4K video may wow vidiots, but content creators see pitfalls
Skyrockets studio storage costs, strangles editing bandwidth
GTC 2013 Don't expect ultra-high-resolution 4K video to be broadcast onto your living room wall anytime soon. According to the people responsible to building the equipment that can capture, edit, and encode 4K, there are a number of hurdles to overcome – not the least being storage requirements on the production side.
Sure, 4K displays were one of the stars of this January's Consumer Electronics Show, but that gadget orgy – as its name implies – is decidedly on the consumption side. On Monday at Nvidia's GPU Technology Conference in San José, California, a panel of digital-video smarties discussed some of the challenges faced by 4K-video content creators.
One of those panelists was Shailendra Mathur, chief video architect at digital audio and video technology powerhouse Avid. The film industry, he said, which has begun working with digital video cameras shooting in RAW formats – essentially pure, unmediated data pulled directly from the camera's image sensors – has discovered that storage requirements for working in 4K are gargantuan, and therefore expensive.
RAW digital-video content must be stored in order for it to be recalled when needed. After it's used to create slimmed down, compressed versions of itself for use in editing, the RAW content is needed when its chopped up and assembled into a final production version. Problem: that RAW content takes up enormous amounts of space — and, of course, requires additional storage space for backup.
"Everybody's extremely cost conscious," Mathur said, referring to movie studios. "How do you serve up storage with some of the RAW imagery, especially in recent productions with terabytes of information coming in every day, and more?"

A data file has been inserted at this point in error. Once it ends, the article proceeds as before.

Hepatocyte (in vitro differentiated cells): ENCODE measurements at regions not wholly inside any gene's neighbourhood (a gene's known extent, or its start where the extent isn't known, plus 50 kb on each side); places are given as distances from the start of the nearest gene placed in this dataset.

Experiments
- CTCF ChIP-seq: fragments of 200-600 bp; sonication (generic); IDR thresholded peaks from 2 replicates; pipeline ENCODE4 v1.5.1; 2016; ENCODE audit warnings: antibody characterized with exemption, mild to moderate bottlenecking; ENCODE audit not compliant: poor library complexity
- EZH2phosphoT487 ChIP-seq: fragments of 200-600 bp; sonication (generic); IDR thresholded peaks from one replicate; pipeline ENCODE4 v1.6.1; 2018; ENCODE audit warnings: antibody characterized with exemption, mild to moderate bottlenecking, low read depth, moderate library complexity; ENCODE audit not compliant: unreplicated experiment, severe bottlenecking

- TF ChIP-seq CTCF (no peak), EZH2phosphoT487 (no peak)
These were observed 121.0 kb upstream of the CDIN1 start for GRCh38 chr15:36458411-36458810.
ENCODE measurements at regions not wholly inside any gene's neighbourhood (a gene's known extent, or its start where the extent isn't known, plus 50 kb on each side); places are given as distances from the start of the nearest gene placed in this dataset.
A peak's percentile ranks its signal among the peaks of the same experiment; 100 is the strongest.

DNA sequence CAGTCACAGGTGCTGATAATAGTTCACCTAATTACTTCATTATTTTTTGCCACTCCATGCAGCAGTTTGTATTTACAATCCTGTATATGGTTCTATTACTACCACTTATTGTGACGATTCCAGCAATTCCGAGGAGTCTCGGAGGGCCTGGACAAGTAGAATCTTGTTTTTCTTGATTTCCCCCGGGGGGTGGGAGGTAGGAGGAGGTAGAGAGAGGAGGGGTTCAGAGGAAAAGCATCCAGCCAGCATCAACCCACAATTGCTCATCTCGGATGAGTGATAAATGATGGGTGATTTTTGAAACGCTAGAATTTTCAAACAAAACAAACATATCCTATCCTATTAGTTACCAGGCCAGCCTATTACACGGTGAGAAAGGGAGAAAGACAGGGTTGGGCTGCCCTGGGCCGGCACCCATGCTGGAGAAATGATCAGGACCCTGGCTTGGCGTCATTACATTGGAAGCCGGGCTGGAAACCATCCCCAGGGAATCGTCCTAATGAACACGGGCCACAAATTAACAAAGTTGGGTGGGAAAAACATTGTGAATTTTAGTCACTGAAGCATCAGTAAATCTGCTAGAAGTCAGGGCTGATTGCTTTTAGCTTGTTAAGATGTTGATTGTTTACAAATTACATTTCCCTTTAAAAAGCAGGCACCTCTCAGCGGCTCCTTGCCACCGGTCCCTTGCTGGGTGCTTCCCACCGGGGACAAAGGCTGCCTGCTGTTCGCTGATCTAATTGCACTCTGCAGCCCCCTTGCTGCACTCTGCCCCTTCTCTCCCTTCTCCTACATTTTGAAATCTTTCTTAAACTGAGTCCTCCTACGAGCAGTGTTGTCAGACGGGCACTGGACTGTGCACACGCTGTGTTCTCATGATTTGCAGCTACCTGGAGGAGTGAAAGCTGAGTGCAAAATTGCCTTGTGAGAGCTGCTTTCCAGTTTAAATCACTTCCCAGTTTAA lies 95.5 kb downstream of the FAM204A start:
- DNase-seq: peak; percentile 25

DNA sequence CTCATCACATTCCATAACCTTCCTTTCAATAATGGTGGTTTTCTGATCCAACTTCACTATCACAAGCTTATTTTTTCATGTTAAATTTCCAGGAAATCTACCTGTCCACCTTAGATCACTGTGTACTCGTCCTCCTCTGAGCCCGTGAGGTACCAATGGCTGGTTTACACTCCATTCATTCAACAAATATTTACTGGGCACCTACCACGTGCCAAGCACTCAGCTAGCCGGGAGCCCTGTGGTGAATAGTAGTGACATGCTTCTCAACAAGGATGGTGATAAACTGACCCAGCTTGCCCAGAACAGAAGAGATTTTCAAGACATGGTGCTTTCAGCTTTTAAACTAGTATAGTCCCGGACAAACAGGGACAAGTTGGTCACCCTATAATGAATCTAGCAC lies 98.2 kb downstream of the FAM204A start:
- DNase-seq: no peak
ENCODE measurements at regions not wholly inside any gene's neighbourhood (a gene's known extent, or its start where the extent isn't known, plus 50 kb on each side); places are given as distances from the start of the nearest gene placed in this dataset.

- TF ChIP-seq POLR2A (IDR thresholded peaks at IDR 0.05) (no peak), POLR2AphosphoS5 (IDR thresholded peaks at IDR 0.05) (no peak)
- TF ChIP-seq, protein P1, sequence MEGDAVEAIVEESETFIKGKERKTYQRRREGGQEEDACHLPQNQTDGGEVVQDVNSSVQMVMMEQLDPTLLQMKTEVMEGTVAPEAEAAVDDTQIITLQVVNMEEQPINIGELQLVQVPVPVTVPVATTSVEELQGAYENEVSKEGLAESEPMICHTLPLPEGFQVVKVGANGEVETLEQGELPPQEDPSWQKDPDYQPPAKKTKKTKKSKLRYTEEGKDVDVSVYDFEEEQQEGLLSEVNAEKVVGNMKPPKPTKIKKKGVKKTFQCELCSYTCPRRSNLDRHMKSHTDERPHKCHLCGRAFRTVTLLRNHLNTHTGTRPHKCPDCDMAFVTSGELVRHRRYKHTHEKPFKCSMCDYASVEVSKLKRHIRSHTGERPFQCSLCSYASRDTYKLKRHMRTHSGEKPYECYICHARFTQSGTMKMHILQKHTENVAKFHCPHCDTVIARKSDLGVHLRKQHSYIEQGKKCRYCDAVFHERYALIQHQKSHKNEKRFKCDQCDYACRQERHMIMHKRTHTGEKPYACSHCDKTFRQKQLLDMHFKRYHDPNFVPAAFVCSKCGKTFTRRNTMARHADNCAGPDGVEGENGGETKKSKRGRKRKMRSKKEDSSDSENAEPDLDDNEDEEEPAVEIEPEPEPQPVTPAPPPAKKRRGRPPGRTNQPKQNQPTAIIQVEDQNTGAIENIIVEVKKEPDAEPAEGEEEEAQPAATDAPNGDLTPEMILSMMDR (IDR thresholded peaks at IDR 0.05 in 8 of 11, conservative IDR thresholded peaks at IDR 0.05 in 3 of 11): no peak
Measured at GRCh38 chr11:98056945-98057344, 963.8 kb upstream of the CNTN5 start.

Those RAW files are expensive to be kept on hand, but if a content creator can afford all that storage it's worth it. "You're getting a lot out of it in terms of the color information – the color gamuts are larger, and of course the resolution is superior."
And then there's the other advantage of 4K video to a content creator: the fact that if you're going to downsample the image to HD anyway, you have a larger image canvas to work with. You can, for example, pan and zoom within the 4K image and still have plenty of resolution left over for full 1080p video.
However, all those extra pixels combined with a wide, 32-bit color gamut not only fill up storage systems more quickly than does HD video, but there are I/O problems to conquer as well as content creators push 4K frames through suddenly inadequate pipes in their video-editing systems – and lets not even get started on high-framerate video, such as the industry's new 48fps and 60fps darlings.
Of course, when all these high-quality digital video files are transcoded and downsampled to, say, HD video, they won't have all the advantages of 4K RAW – but the better-quality images you start with and the more headroom in those images, the more you have to work with and the better quality your resulting HD images should be.
Not that what you see on your home television – or, for that matter, on any consumer-level display you see on the CES show floor – will be anywhere near as rich as anything you would see if you were working with, say, a full-on 16- or 32-bit color development system such as Avid provides to its pro customers.
The panel's moderator, Nvidia senior product manager in advanced technology Andrew Page, described some of the color step-down pain that digital video content creators face. At the top of the distribution heap, Page said, is a 12-bit DCI-compliant digital cinema projector, which he describe as having good dynamic range – and with ongoing developments in laser illumination, that DCI dynamic range is getting even wider.
Color quality goes quickly downhill from there, however. "Your average home TV?" Page asked, rhetorically. "Not quite so good." Most home HD displays have 6-bit color, he said. "You're lucky if you have 8-bit color – and by the time you get to tablet devices, with the stream compression and usually relatively a limited gamut, then the dynamic range of those devices is even less."
It's all about trade-off, Page said. "It's certainly an interesting topic on the mismatch between the acquisition side and the display side, and keeping an appropriate balance through that." ®
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